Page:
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What needs to be done to the title of real property after trustee of trust holding real property dies?

Houston, TX |

Dan created trust and transferred Harris County property into trust. Dad died and I am the successor trustee. What do I need to do so that title reflects that Dad, the old trustee, has died, and that I am now serving as the successor trustee?

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Attorney answers 3


If the trust agreement states you are the successor you should be fine. Normally, when you sell real property, you go through a title company. The title company will ask for a copy of the trust agreement (if it is not of public record) so they can verify who is authorized to act. It is then that you would show the title company a death certificate to prove your Dad had passed away. Similarly, if you are dealing with tenants or entering into any other contract involving the trust, the other party should be asking for a copy of the trust agreement and death certificate to know that the transaction is valid.
However, each situation usually has more going on than what appears, so you should consult a real estate or estate planning attorney before taking any action.
Sorry for your loss.

The answer provided herein is for informational purposes only and is not intended as legal advice, nor does it establish or intend to establish an attorney-client relationship. You should always speak with a licensed attorney regarding your legal rights before taking or not taking any particular action.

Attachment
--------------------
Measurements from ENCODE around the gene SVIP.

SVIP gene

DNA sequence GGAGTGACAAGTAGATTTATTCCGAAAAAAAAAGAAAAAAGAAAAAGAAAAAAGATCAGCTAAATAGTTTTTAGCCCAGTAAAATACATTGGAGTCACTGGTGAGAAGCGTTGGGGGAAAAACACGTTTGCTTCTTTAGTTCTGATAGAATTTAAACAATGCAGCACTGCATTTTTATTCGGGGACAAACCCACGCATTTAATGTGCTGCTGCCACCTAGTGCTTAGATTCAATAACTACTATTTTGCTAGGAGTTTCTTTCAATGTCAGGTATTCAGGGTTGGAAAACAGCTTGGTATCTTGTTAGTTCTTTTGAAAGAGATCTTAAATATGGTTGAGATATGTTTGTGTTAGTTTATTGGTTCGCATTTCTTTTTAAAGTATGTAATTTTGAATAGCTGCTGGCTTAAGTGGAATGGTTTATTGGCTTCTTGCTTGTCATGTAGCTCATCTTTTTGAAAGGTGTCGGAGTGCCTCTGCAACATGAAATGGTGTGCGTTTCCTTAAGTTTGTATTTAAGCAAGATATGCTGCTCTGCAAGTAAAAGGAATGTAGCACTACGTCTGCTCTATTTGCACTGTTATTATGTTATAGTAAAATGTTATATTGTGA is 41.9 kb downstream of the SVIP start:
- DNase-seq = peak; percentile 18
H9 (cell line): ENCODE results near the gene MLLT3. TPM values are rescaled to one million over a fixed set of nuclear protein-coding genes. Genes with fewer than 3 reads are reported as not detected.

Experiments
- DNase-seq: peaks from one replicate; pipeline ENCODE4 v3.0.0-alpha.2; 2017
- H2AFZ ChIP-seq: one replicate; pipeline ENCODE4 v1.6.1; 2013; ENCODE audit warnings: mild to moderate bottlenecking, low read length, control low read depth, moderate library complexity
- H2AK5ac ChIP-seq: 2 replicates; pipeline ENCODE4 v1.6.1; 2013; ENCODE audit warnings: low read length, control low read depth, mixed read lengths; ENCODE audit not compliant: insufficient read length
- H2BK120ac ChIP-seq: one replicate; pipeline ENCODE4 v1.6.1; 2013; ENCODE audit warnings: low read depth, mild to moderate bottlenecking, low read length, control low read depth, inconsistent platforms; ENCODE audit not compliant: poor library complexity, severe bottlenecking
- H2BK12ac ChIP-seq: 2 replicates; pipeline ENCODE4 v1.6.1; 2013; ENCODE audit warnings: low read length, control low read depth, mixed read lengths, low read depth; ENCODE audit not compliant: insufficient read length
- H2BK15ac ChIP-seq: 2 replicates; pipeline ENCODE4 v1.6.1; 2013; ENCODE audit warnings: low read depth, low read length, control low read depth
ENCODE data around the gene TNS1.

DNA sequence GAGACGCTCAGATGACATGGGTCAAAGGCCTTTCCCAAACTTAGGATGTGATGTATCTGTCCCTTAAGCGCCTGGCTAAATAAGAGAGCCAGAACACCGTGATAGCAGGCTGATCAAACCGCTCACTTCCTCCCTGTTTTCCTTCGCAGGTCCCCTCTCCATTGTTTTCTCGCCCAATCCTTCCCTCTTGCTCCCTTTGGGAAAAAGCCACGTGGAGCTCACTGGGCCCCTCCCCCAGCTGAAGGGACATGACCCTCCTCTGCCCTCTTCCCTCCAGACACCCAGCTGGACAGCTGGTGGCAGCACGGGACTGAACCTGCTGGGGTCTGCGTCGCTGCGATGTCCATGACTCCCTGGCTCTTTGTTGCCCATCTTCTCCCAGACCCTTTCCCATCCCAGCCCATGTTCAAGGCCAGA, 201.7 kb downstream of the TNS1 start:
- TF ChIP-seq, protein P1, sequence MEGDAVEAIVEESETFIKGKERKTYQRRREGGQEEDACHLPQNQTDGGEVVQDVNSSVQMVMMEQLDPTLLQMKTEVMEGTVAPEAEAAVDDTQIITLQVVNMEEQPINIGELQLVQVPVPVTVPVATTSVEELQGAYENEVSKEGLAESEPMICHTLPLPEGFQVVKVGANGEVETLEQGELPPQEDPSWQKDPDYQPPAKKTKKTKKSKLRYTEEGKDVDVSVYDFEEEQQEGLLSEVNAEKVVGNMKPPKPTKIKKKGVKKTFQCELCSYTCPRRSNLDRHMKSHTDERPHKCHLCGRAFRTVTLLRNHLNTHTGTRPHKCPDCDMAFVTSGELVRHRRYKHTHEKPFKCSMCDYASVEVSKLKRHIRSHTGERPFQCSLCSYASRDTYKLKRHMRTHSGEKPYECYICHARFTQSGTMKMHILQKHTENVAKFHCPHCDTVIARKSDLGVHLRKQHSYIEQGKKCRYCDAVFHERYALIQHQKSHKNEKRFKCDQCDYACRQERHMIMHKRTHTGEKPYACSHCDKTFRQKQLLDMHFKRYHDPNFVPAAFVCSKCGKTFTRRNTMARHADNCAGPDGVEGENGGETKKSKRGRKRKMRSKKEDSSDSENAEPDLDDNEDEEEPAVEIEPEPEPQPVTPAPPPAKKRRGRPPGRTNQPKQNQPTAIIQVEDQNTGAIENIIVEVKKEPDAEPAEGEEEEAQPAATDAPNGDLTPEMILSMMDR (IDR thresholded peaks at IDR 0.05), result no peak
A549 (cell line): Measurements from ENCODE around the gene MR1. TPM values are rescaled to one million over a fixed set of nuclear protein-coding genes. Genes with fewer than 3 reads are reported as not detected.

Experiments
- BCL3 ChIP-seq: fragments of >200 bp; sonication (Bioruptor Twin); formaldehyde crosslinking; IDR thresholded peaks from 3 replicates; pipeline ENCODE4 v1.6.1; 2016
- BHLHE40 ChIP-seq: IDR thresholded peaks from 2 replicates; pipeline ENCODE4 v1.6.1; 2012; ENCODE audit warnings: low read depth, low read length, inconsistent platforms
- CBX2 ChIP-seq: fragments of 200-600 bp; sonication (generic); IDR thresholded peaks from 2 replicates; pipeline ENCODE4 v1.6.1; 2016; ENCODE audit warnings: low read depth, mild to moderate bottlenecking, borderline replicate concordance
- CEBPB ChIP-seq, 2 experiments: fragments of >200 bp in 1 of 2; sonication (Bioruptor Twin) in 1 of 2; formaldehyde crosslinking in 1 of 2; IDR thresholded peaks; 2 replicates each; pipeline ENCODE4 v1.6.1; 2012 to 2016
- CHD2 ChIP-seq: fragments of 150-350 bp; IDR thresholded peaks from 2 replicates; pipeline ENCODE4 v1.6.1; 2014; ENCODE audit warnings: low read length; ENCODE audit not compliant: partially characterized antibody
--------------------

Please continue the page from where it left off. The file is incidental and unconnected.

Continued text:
In lieu of providing the entire trust agreement to third parties, as a matter of privacy, you should be able provide a certification of trust evidencing your authority to act as successor trustee. In any event, the death of a trustee does not terminate trust unless the terms expressly say so.

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I agree with the prior answers. At this point, you don't have to do anything. When it comes time to transfer the property to the beneficiary named in the trust, it would be wise to consult a real estate or probate attorney to make sure it is done properly.

Good Luck!
Jessica Newill
Newill Law Firm

This answer contains general information. None of the information contained in this communication is intended as legal advice. You should neither act nor refrain from acting based on information obtained from the exchange of messages on this website. None of the information contained in this answer is privileged or confidential. You should retain an attorney to provide legal advice regarding this issue. Newill Law Firm provides estate planning and probate services. Call (210) 383-0546 for a FREE initial consultation.

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